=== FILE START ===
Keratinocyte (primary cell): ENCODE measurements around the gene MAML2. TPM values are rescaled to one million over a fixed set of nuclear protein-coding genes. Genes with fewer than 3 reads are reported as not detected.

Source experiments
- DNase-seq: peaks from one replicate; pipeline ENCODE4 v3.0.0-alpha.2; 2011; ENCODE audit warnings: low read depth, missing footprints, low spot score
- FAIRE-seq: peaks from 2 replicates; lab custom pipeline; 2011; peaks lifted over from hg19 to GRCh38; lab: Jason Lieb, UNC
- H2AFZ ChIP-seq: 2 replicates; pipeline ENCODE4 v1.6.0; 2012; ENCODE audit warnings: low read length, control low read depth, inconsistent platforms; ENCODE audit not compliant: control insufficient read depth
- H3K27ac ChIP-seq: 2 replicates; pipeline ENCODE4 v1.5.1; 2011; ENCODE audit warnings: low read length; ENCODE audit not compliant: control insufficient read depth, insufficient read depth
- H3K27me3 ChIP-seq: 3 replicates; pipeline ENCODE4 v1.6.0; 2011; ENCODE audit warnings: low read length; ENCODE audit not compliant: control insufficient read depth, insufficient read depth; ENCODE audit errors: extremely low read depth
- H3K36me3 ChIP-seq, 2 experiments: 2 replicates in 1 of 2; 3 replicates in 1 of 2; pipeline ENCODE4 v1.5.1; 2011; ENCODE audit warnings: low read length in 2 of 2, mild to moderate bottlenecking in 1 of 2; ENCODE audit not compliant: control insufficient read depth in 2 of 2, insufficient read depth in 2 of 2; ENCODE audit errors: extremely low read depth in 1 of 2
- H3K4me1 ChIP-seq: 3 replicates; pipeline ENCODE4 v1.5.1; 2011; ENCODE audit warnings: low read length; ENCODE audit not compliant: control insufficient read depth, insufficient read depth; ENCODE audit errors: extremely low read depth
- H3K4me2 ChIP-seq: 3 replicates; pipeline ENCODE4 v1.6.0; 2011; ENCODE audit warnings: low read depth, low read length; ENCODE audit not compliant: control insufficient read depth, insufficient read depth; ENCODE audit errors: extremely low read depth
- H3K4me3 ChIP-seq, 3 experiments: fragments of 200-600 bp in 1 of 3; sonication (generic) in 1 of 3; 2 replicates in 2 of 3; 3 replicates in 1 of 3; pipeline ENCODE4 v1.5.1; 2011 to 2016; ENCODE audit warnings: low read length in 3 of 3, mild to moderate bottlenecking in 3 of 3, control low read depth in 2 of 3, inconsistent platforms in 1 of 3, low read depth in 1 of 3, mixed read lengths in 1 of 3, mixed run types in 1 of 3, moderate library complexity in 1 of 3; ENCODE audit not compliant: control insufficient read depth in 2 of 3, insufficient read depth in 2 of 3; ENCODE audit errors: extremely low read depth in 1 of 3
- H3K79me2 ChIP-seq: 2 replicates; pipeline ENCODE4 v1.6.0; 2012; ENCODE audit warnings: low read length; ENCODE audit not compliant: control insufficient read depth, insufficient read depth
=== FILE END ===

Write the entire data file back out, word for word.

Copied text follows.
Keratinocyte (primary cell): ENCODE measurements around the gene MAML2. TPM values are rescaled to one million over a fixed set of nuclear protein-coding genes. Genes with fewer than 3 reads are reported as not detected.

Source experiments
- DNase-seq: peaks from one replicate; pipeline ENCODE4 v3.0.0-alpha.2; 2011; ENCODE audit warnings: low read depth, missing footprints, low spot score
- FAIRE-seq: peaks from 2 replicates; lab custom pipeline; 2011; peaks lifted over from hg19 to GRCh38; lab: Jason Lieb, UNC
- H2AFZ ChIP-seq: 2 replicates; pipeline ENCODE4 v1.6.0; 2012; ENCODE audit warnings: low read length, control low read depth, inconsistent platforms; ENCODE audit not compliant: control insufficient read depth
- H3K27ac ChIP-seq: 2 replicates; pipeline ENCODE4 v1.5.1; 2011; ENCODE audit warnings: low read length; ENCODE audit not compliant: control insufficient read depth, insufficient read depth
- H3K27me3 ChIP-seq: 3 replicates; pipeline ENCODE4 v1.6.0; 2011; ENCODE audit warnings: low read length; ENCODE audit not compliant: control insufficient read depth, insufficient read depth; ENCODE audit errors: extremely low read depth
- H3K36me3 ChIP-seq, 2 experiments: 2 replicates in 1 of 2; 3 replicates in 1 of 2; pipeline ENCODE4 v1.5.1; 2011; ENCODE audit warnings: low read length in 2 of 2, mild to moderate bottlenecking in 1 of 2; ENCODE audit not compliant: control insufficient read depth in 2 of 2, insufficient read depth in 2 of 2; ENCODE audit errors: extremely low read depth in 1 of 2
- H3K4me1 ChIP-seq: 3 replicates; pipeline ENCODE4 v1.5.1; 2011; ENCODE audit warnings: low read length; ENCODE audit not compliant: control insufficient read depth, insufficient read depth; ENCODE audit errors: extremely low read depth
- H3K4me2 ChIP-seq: 3 replicates; pipeline ENCODE4 v1.6.0; 2011; ENCODE audit warnings: low read depth, low read length; ENCODE audit not compliant: control insufficient read depth, insufficient read depth; ENCODE audit errors: extremely low read depth
- H3K4me3 ChIP-seq, 3 experiments: fragments of 200-600 bp in 1 of 3; sonication (generic) in 1 of 3; 2 replicates in 2 of 3; 3 replicates in 1 of 3; pipeline ENCODE4 v1.5.1; 2011 to 2016; ENCODE audit warnings: low read length in 3 of 3, mild to moderate bottlenecking in 3 of 3, control low read depth in 2 of 3, inconsistent platforms in 1 of 3, low read depth in 1 of 3, mixed read lengths in 1 of 3, mixed run types in 1 of 3, moderate library complexity in 1 of 3; ENCODE audit not compliant: control insufficient read depth in 2 of 3, insufficient read depth in 2 of 3; ENCODE audit errors: extremely low read depth in 1 of 3
- H3K79me2 ChIP-seq: 2 replicates; pipeline ENCODE4 v1.6.0; 2012; ENCODE audit warnings: low read length; ENCODE audit not compliant: control insufficient read depth, insufficient read depth